You know those movies where you’re inspired to be the best version of yourself and really live? “The Bucket List” and “Thelma and Louise” spring to mind. The same thing happens with New Year’s resolutions and we know their notorious survival rate. The trouble with inspired living is its fade and very quickly habitual life takes over.
The Factors Motivating My Options
Today when I received the crappy news about my raised tumour marker, my problem solver (the part of my ego that lives loudly in my head) got to work. I’d already walked in there with a tired attitude. Tired that this temporary phase of my life is taking its toll mentally, physically and emotionally. Tired of living without my usual vitality and curiosity (although with the new drugs this seems to have improved somewhat). That my patience is being tested and I don’t know how much longer I can handle being in this holding pattern.
So I mentioned to the oncologist that I’ve been considering abandoning treatment if the marker dropped and held its level. In my mind, I held a target of 3 months. No logic behind that, really.
After some direct questioning and frank discussion, her recommendation is to complete 4 cycles (which is all the medical aid has authorised) and then go onto oral maintenance indefinitely.
With this new information, my pondering is now without the comfort of the marker’s support; like a trapeze artist without a safety net.
Here’re my 2 options as I see it.
- Get busy living
I can choose to not depend on chemo and say no to the side effects that limit me. [Have you seen The Matrix?] Mainstream medicine is not the only healing modality available but we carry a false sense of security about it because it’s the generally accepted practice. [ “Baah”, anyone?]
You see, cancer’s perceived not according to what we see the disease doing. What we see and label “cancer” are the effects of the drugs. And they’re designed that way. They’re designed to kill our systems so we can heal. Really barbaric and counter-intuitive. I’m not saying we’d be better off in the long run without them but they sure as hell make you look bad and feel worse.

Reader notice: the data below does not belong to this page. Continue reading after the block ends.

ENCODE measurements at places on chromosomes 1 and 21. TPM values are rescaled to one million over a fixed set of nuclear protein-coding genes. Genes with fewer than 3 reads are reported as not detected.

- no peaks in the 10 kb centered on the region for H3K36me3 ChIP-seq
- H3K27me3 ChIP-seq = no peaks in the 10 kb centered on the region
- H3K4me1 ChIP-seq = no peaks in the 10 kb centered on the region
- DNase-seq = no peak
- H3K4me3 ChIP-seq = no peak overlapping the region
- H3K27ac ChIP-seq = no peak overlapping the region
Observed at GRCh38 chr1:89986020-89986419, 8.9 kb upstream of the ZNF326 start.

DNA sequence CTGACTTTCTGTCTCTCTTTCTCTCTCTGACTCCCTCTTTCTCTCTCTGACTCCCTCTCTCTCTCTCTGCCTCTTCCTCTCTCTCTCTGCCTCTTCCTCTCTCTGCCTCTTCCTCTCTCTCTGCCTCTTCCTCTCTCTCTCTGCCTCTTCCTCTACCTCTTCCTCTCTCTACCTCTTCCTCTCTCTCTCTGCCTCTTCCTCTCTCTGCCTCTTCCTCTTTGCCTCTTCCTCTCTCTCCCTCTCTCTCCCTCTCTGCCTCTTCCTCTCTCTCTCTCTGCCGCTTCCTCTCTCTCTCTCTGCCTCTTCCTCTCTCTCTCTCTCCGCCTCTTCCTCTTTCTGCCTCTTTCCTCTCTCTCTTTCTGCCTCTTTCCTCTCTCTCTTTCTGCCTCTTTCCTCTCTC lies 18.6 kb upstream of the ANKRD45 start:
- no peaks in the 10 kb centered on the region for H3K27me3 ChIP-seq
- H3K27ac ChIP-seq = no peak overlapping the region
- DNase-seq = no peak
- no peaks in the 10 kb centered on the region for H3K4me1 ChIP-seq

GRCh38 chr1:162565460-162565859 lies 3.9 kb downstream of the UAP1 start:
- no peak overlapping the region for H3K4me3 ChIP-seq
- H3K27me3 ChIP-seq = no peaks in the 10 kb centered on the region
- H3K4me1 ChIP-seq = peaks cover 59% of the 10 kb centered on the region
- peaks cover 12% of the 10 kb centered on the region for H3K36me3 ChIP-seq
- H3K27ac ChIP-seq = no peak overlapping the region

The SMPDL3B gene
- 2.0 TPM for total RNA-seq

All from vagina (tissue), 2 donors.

I’ve been living on the sidelines of my own life waiting to get back into play again. I might (but not necessarily) end up living a shorter life without the drugs but I have to make the inevitable exit at some point anyway.
- Get busy dying
She explained how another patient on maintenance chemo lives a regular life, participating in hobbies and travelling on holiday. [Really? So on these holidays, what does she do? Lie around by the poolside on a lounger relaxing and reading a book? That’s nice.]
In the next breath, with a big “but” she reminded me [thanks] that I’m young and have probably been exercising more than any other patient – to my benefit. So will I be able to hike and run and bike and rollerblade and gym and play? Well, I’ll be able to plan and take poolside vacations because I won’t be tied down to coming in for treatment every week. [Great – a consolatory improvement.] Oh, and I’ll live longer… leading a fairly comfortable sedentary life desk jockeying for a living. How’s that for a spiritless slow death?
I see my healthy 93-year old grandmother who, according to her GP, will outlive us all but life has little meaning (except when Rinaldo’s playing – they come from the same island). Seriously, I have no desire to clock 100 years for the sake of it.
It’s not about giving up. It’s about choosing to live – as The Full Monty me. I might change my mind as other options arise but this is my gut feel for now.
We like to think we’d choose quality of life over mere longevity. It feels noble (or something). I’m learning that it’s one of those things you cannot know until you’re really faced with the choice which is f%^$ing scary and interestingly liberating. Sheesh, I need a nap!
Actually, there is a third option… Do nothing:-) But who wants to live life as a passenger when you can be the driver? You only do it once…uh, until the next time!